PARENTS and kids have been warned that schools could face disruption until Easter because of staff off sick with Omicron.
Nadhim Zahawi is begging retired teachers to get back into the classroom to plug the likely slew of absences and keep lessons going in-person.
But his Education Department this morning told mums and dads that schooling would remain chaotic throughout the coming spring term.
It said: “The Omicron variant is expected to continue to cause increased staff absence levels in the spring term, and some local areas may struggle to find sufficient numbers of supply teachers available unless former staff come forward.”
Fretting parents fear once again having the nightmare of arranging last-minute childcare.
Boris Johnson has declared education a “national priority” and vowed schools would be the last to close in any future lockdown.
His spokesman today said there were “no plans” to close schools in the New Year.
Agitator teaching unions have been demanding fresh measures in the New Year such as staggering the return of pupils.
Secondary schools will be given “flexibility” on their return dates to let them get a robust testing regime up and running.
But even without restrictions education – like other parts of society – will grapple with staff isolating as Omicron rips through the country.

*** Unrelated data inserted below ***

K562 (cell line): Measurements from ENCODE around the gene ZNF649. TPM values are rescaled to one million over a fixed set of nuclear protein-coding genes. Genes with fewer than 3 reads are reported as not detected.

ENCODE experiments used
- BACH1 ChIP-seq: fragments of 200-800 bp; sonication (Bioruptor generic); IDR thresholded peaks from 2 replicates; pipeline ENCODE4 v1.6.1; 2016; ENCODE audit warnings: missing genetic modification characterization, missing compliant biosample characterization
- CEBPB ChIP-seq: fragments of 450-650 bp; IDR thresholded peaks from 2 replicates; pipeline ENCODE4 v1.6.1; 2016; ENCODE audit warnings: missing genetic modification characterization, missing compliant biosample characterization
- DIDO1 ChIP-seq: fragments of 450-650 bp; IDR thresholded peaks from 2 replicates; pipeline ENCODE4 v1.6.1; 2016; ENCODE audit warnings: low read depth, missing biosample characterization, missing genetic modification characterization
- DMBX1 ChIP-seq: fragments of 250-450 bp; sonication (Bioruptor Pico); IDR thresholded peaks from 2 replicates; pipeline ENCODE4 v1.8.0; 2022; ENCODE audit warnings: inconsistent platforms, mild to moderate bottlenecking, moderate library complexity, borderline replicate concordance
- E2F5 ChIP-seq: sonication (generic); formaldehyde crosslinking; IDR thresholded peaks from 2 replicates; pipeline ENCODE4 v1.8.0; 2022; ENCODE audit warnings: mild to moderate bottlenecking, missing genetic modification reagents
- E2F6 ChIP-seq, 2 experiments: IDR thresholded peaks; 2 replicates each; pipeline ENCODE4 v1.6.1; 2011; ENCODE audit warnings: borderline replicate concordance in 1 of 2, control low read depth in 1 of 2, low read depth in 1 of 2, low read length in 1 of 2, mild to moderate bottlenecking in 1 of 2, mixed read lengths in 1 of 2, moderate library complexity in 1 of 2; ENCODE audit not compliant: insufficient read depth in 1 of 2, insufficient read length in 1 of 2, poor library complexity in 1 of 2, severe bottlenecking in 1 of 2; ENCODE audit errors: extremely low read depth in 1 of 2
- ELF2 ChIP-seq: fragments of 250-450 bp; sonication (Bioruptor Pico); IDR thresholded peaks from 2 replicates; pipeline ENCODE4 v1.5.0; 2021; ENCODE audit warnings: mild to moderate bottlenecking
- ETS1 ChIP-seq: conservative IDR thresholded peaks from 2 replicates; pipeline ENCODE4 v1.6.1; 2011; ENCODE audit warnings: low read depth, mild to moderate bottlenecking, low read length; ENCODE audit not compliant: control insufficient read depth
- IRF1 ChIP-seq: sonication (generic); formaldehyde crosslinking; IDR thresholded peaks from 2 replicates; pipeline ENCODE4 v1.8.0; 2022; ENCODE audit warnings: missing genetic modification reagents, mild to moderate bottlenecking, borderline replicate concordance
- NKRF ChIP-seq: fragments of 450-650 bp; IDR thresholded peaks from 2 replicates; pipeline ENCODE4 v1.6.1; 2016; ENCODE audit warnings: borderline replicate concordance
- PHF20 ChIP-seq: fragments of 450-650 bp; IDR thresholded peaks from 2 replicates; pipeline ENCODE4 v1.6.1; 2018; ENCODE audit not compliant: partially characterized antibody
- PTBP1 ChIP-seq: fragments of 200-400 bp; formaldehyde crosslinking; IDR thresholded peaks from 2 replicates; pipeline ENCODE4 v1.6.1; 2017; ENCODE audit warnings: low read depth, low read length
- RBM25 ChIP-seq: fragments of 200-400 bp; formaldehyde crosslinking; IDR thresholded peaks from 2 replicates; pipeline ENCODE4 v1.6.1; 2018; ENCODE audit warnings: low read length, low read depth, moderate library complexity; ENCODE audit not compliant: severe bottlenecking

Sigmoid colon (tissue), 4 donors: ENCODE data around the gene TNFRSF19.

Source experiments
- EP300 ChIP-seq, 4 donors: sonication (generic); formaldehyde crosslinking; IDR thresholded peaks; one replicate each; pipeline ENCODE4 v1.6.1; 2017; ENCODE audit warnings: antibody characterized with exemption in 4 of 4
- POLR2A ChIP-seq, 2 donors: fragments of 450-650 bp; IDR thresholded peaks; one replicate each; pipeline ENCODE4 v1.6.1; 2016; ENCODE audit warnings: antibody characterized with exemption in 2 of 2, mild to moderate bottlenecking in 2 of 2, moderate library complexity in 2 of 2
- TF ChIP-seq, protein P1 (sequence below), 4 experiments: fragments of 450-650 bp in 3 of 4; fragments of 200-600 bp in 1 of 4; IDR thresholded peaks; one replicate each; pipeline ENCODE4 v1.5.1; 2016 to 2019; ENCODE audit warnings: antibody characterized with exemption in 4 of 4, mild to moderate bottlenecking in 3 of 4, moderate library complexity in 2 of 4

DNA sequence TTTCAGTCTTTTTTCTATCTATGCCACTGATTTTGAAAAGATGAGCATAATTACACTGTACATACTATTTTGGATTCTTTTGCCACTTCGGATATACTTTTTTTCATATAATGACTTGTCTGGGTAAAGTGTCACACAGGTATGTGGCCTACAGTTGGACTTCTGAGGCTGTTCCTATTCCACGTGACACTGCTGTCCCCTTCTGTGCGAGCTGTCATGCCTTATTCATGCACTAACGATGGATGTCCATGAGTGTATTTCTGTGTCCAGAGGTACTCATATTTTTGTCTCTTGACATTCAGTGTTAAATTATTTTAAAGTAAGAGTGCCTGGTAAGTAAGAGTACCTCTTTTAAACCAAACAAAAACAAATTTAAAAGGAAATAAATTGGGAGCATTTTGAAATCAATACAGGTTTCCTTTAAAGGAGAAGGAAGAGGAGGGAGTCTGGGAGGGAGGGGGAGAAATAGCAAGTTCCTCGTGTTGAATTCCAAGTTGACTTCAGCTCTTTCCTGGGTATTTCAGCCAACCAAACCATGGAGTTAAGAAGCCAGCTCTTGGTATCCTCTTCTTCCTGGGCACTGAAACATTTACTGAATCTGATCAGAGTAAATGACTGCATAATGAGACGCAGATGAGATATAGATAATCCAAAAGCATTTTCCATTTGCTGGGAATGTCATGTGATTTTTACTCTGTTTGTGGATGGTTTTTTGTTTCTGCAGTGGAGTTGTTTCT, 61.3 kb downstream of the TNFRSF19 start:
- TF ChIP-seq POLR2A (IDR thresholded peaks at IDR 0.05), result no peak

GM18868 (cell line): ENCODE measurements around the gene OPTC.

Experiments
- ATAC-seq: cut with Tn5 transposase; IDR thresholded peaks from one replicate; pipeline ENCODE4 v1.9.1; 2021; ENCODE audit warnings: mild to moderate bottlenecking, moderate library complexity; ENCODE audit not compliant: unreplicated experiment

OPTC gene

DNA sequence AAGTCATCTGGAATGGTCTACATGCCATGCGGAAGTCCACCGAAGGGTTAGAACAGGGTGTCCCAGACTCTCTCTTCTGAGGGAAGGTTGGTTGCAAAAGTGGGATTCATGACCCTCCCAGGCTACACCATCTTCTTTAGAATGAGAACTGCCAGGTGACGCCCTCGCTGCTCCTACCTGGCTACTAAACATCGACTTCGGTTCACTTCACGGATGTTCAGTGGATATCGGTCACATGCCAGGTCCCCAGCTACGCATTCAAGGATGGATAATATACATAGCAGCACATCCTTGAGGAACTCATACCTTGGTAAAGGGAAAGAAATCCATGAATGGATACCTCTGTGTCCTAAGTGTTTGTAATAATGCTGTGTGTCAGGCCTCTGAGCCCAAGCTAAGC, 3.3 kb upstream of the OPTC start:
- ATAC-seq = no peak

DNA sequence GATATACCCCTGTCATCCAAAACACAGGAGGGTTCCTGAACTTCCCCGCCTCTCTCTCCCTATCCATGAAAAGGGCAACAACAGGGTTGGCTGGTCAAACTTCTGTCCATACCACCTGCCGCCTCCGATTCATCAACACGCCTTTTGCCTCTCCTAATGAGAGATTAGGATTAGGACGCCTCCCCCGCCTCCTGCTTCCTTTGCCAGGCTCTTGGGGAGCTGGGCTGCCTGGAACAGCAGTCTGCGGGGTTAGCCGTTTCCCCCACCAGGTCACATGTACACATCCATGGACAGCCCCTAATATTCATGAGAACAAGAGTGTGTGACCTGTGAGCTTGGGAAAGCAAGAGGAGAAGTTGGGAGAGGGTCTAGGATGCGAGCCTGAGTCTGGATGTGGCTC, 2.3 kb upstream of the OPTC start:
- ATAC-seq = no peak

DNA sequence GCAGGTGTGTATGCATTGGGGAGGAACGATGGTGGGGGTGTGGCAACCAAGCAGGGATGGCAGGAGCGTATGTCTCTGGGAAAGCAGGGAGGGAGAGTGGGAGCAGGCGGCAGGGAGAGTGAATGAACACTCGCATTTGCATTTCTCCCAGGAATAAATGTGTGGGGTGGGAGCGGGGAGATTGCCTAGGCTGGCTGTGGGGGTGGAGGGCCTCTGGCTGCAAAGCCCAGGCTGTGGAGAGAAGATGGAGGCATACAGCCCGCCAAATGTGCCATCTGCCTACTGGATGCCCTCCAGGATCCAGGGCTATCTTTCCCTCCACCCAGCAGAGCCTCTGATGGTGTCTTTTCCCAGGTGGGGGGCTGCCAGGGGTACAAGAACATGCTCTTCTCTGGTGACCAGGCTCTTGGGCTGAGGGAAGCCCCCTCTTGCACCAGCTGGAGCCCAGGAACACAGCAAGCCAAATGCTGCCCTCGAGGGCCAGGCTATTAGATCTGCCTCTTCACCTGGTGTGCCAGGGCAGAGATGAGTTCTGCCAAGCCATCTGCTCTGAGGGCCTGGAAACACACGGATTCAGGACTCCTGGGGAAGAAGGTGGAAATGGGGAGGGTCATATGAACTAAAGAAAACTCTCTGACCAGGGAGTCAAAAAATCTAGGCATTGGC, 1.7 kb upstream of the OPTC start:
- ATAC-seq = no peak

Officials hoped that by Easter most of the disruption would have passed but issued a call to arms for former teachers to go back to the whiteboard.
Mr Zahawi rallied: “It has been my absolute priority since day one in the role to do everything in my power to protect education – which is why today I am asking any teachers no longer in the profession to come forward if they are available to temporarily fill absences in the new year.
“Although 99.9 per cent of schools have consistently been open this term, with cases of Omicron increasing we must make sure schools and colleges have the teachers available to remain open for face-to-face education.
Education unions and Labour have warned that the Government’s actions are unlikely to be enough to solve the staff shortages problem, saying they came too late in the day for an already-critical situation.
Paul Whiteman, general secretary of school leaders’ union NAHT, said: “Having a greater number of supply teachers to call upon could be helpful, but it will not take away from the very challenging circumstances schools find themselves operating under.
“We need to be very clear that if things get to this stage, it will mean that education will look very different in January and we could be talking about a very different type of provision at the start of next year. That has huge implications for things like exams, assessment and inspection.”
Shadow schools minister Stephen Morgan said: “This is a sticking plaster, and only part of what’s needed to keep children and staff safely in class next term.
“The Government’s failure to get a proper workforce plan in place leaves staff, children and parents relying on goodwill from retired staff and volunteers, many of whom face additional risks themselves.”